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This is a retrospective cohort study evaluating whether blue-light filtering (BLF) intraocular lenses (IOL) offer prophylaxis for neovascular age-related macular degeneration (nAMD). The study included 11,397 eyes of 11,397 patients with a mean age of 75.4 ±8.3 years that underwent uneventful cataract surgery. Of those, 47.6% received a BLF IOL and 52.4% received a non-BLF IOL. The mean follow-up time was 52.7 ±32.1 months. The primary outcome measure was nAMD-free survival, with secondary outcomes including best corrected visual acuity (BCVA), central subfield macular thickness, treatment interval and total number of intravitreal injections administered by one year after nAMD was diagnosed. New-onset of nAMD after a postoperative period of 12 months was similar in both the BLF (n=88) and the non-BLF (n=76) groups. The nAMD-free survival rates between the two groups was similar and any differences were not statistically significant. All secondary outcomes were not found to be statistically significant. The authors conclude that the use of BLF IOL did not result in an apparent advantage over non-BLF IOL in terms of incidence, progression and severity of nAMD. Perhaps a longer follow-up period may be beneficial in revealing the impacts of long-term outcomes such as severity.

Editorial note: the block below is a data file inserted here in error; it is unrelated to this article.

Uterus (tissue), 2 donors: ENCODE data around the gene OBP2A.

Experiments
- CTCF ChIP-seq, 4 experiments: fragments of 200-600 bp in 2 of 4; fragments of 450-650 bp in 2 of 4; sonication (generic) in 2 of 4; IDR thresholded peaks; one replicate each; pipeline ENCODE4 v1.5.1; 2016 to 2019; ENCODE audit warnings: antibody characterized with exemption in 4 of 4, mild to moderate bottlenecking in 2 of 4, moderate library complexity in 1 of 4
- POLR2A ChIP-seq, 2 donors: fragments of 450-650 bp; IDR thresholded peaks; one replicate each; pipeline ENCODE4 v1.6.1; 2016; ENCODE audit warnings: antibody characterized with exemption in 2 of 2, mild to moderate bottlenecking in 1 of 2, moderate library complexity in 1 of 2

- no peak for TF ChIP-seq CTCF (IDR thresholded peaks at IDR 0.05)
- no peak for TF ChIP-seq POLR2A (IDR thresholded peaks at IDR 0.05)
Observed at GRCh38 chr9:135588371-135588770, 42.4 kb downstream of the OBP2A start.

The effect of blue-light filtering intraocular lenses on the development and progression of neovascular age-related macular degeneration.
Achiron A, Elbaz U, Hecht I, et al.
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Anna Song

Northumbria Healthcare NHS Foundation Trust, UK.

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